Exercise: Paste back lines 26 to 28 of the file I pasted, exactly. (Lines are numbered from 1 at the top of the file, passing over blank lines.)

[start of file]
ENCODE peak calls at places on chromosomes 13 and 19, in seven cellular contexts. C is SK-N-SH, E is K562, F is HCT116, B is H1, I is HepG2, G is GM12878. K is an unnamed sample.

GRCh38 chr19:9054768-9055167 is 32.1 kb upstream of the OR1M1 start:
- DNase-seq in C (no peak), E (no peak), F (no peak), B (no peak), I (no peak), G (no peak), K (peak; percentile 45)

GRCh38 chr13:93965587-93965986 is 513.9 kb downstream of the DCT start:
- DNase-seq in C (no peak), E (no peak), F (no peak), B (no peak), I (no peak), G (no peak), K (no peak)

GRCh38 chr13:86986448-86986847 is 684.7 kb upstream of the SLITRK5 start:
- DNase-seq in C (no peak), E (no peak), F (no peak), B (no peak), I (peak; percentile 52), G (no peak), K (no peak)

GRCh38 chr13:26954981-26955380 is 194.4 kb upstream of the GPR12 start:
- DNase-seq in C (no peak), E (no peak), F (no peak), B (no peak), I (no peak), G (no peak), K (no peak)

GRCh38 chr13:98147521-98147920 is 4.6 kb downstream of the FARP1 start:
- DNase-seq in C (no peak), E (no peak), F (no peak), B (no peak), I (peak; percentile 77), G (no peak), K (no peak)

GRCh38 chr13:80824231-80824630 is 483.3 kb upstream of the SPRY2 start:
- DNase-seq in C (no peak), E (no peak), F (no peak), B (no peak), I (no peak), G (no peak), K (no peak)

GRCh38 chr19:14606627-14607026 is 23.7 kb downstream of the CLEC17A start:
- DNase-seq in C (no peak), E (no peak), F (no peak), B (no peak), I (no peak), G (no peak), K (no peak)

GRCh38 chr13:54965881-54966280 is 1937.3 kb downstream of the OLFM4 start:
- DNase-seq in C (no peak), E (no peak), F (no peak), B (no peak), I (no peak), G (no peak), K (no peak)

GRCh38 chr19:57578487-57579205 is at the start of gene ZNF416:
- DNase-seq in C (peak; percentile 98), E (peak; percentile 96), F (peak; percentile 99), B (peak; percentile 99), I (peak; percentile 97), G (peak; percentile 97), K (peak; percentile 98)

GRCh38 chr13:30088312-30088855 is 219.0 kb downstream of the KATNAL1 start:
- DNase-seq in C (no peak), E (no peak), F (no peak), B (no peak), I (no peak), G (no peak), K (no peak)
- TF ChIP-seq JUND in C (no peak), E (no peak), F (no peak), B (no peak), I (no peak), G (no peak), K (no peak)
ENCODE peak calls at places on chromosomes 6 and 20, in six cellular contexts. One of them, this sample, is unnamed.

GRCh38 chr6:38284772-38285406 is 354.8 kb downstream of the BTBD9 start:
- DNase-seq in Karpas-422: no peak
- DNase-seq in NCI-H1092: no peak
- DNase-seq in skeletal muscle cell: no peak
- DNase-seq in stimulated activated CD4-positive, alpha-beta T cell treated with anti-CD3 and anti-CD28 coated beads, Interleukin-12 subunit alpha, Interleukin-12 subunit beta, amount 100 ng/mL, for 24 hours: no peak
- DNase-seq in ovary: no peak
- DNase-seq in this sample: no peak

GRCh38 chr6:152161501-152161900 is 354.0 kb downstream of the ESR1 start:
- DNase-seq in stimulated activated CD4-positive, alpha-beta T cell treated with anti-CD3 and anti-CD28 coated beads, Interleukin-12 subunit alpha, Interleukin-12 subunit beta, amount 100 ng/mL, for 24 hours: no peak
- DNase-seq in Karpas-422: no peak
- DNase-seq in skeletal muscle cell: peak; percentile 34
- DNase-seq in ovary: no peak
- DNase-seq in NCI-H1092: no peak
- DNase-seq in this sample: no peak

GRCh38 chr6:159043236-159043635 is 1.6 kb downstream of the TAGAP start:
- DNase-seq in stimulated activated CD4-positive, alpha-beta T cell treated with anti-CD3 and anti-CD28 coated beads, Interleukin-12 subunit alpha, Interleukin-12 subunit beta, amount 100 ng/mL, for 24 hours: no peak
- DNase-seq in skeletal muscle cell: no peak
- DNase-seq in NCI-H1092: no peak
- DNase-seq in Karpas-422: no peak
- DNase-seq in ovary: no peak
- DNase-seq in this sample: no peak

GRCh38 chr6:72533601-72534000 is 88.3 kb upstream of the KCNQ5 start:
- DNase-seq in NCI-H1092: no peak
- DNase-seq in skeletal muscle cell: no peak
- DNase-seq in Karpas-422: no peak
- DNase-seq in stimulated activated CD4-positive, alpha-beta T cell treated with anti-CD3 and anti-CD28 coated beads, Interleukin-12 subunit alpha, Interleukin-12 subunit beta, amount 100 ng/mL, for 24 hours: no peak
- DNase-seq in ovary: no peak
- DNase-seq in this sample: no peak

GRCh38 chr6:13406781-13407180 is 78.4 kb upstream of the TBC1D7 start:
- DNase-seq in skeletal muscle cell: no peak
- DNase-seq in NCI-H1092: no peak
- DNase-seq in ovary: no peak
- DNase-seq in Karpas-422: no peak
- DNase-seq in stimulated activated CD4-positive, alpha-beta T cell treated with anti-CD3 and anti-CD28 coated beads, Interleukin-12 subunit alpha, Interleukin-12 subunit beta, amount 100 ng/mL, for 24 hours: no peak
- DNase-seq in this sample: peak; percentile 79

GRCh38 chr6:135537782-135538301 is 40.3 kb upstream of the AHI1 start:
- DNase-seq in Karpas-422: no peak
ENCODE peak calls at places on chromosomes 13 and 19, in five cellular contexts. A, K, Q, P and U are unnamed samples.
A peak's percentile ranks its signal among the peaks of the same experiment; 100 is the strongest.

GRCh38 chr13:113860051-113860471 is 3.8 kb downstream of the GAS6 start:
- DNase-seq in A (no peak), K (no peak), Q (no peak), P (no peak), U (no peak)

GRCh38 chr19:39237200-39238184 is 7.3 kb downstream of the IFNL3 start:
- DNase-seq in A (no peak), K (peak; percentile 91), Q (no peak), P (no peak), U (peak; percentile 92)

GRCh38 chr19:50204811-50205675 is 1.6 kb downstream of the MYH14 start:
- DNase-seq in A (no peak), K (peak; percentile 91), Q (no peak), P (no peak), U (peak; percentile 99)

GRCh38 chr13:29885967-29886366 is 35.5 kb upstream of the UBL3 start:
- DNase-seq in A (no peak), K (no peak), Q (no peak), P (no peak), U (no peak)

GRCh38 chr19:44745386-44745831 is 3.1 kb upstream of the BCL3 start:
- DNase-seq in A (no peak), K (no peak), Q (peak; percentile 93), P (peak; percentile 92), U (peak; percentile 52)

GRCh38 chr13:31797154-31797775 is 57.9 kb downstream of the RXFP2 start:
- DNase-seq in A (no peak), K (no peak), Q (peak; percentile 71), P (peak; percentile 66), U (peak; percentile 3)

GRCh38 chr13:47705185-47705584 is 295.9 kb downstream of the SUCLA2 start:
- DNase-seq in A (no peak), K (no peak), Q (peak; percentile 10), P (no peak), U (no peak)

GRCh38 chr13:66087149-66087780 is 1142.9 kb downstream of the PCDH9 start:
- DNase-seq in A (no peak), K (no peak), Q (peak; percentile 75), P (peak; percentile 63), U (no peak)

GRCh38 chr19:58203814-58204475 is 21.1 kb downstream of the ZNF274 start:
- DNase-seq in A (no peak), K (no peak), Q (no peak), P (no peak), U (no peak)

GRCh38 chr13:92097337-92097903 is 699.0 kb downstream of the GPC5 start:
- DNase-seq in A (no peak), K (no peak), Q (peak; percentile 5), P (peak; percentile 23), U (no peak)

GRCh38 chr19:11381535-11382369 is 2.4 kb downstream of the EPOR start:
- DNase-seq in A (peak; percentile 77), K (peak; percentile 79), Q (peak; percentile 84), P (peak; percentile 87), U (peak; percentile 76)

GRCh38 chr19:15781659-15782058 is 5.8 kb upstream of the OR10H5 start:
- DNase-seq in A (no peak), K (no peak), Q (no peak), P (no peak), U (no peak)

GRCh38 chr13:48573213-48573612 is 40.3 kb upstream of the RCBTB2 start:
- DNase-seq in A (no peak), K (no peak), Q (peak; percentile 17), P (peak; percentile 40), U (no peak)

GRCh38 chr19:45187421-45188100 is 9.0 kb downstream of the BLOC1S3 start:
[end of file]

- DNase-seq in NCI-H1092: no peak
- DNase-seq in skeletal muscle cell: no peak
- DNase-seq in stimulated activated CD4-positive, alpha-beta T cell treated with anti-CD3 and anti-CD28 coated beads, Interleukin-12 subunit alpha, Interleukin-12 subunit beta, amount 100 ng/mL, for 24 hours: no peak